publicity

noun
pub·​lic·​i·​ty | \ (ˌ)pə-ˈbli-sə-tē How to pronounce publicity (audio) , -ˈbli-stē\

Definition of publicity

1 : the quality or state of being public
2a : an act or device designed to attract public interest specifically : information with news value issued as a means of gaining public attention or support
b : the dissemination of information or promotional material
c : paid advertising
d : public attention or acclaim

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Synonyms for publicity

Synonyms

ballyhoo, hype, puffery

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Examples of publicity in a Sentence

His public appearances are good publicity for the new movie. An arrest for drunk driving is bad publicity for any celebrity. The film has gotten some good publicity. She has received a lot of publicity for her latest novel. The studio spent a lot of money on publicity for the movie.
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Recent Examples on the Web

By October 1929, builders around New York wanted in on the publicity and the chance for sky-high glory. Jonathan Schifman, Popular Mechanics, "A Friendship Turned to Rivalry. A Feud That Changed the New York Skyline.," 27 Mar. 2019 Junk said Tuesday, adding that the case may have to be moved from Pike County because of the pre-trial publicity. Angie Wang, The Seattle Times, "Authorities: Prosecuting Ohio massacre case could last years," 14 Nov. 2018 But Jackie, who was by then married to Greek shipping magnate Aristotle Onassis, was horrified by the unwanted publicity the home was drawing. Stephanie Nolasco, Fox News, "Jackie Kennedy Onassis was 'horrified' of recluse aunt, cousin living in crumbling Grey Gardens, book claims," 12 Sep. 2018 Only one country has agreed to repatriate its citizen-fighters, and American officials have refused to identify it, fearing the publicity would dissuade any other takers. Eric Schmitt, New York Times, "ISIS May Be Waning, but Global Threats of Terrorism Continue to Spread," 6 July 2018 Bradley has done a lot of publicity for A Star Is Born, and he might have just felt burned out. Katherine J. Igoe, Marie Claire, "Bradley Cooper and Irina Shayk May Have Skipped the Oscars After-Party," 25 Feb. 2019 The negative publicity from the high legal payouts and Reuters’s seemingly damning evidence of sneaky behavior from the company in the past has brought the issue of hygiene product safety and consumer trust to the forefront. Cheryl Wischhover, Vox, "Johnson & Johnson accused of hiding the asbestos in its baby powder for decades," 14 Dec. 2018 Alcan publicity from the period makes a clear link to the war effort. Alan Freeman, Washington Post, "Trump to see ‘national security’ threat in Canada firsthand," 7 June 2018 Trek has responded that much of the case rests on whether Farley was a resident of California at the time of his death, making his name and image subject to a California law that governs deceased celebrities' right of publicity. CBS News, "Chris Farley's family sues Trek over name of fat-tired bikes," 6 June 2018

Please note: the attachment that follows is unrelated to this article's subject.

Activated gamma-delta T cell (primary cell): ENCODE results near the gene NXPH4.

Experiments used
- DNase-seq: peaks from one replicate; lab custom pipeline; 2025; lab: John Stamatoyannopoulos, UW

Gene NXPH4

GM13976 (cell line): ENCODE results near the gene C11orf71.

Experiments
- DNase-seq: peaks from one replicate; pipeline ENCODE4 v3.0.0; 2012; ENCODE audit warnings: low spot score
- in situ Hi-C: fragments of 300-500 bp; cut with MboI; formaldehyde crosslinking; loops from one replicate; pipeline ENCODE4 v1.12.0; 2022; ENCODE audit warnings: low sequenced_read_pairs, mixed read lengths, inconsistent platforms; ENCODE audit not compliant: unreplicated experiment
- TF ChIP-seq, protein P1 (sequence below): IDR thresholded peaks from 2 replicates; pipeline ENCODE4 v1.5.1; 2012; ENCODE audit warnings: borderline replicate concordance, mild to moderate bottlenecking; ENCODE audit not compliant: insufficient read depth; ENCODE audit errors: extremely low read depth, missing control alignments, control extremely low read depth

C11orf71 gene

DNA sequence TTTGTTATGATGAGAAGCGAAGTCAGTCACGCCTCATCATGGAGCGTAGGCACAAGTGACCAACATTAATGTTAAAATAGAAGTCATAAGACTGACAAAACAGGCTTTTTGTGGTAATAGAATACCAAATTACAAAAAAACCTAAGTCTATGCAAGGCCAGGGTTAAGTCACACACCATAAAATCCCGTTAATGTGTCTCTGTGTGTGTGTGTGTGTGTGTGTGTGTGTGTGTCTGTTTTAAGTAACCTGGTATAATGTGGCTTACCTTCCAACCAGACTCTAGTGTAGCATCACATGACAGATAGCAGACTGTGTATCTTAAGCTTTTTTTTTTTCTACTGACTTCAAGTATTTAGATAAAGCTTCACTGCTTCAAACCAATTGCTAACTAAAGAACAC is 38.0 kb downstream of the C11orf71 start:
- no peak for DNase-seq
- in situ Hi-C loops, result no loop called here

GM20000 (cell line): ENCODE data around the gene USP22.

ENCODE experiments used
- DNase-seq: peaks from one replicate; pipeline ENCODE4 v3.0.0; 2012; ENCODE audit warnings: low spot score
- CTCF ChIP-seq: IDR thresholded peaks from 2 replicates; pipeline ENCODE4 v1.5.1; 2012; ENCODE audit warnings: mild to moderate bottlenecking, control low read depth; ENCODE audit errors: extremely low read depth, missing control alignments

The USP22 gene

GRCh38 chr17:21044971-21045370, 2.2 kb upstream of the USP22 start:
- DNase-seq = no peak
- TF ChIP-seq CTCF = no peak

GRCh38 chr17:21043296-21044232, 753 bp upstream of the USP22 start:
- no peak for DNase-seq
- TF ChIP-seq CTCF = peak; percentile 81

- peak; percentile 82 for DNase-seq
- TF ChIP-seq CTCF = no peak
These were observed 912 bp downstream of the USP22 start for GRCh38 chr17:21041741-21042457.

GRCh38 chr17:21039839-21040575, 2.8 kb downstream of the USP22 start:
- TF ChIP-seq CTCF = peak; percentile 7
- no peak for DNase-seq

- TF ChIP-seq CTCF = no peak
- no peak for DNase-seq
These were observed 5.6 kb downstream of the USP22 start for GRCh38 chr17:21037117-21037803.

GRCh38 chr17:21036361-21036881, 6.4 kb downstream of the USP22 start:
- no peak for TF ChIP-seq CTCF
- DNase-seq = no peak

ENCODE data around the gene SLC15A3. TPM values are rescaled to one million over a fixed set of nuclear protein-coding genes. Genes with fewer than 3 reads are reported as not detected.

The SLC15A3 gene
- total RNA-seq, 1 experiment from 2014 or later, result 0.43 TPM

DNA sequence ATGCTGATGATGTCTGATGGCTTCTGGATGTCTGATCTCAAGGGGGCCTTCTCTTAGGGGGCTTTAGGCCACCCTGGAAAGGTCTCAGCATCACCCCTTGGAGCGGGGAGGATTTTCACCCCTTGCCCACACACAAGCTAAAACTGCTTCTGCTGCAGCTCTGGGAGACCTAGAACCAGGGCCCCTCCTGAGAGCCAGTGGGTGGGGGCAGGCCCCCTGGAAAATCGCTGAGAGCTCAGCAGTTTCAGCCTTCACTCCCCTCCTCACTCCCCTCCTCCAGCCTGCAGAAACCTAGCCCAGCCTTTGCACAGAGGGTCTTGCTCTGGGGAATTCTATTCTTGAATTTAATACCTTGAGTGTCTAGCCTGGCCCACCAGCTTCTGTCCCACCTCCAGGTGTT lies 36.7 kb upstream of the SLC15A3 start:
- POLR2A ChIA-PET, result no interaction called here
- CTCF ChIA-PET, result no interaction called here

These example sentences are selected automatically from various online news sources to reflect current usage of the word 'publicity.' Views expressed in the examples do not represent the opinion of Merriam-Webster or its editors. Send us feedback.

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First Known Use of publicity

1609, in the meaning defined at sense 1

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Statistics for publicity

Last Updated

13 Jun 2019

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Time Traveler for publicity

The first known use of publicity was in 1609

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More Definitions for publicity

publicity

noun

English Language Learners Definition of publicity

: something that attracts the attention of the public
: attention that is given to someone or something by newspapers, magazines, television news programs, etc.
: the activity or business of getting people to give attention to someone or something

publicity

noun
pub·​lic·​i·​ty | \ ˌpə-ˈbli-sə-tē How to pronounce publicity (audio) \

Kids Definition of publicity

1 : attention that is given to someone or something by the media
2 : something that attracts the interest of the public His appearance on TV was good publicity.

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Comments on publicity

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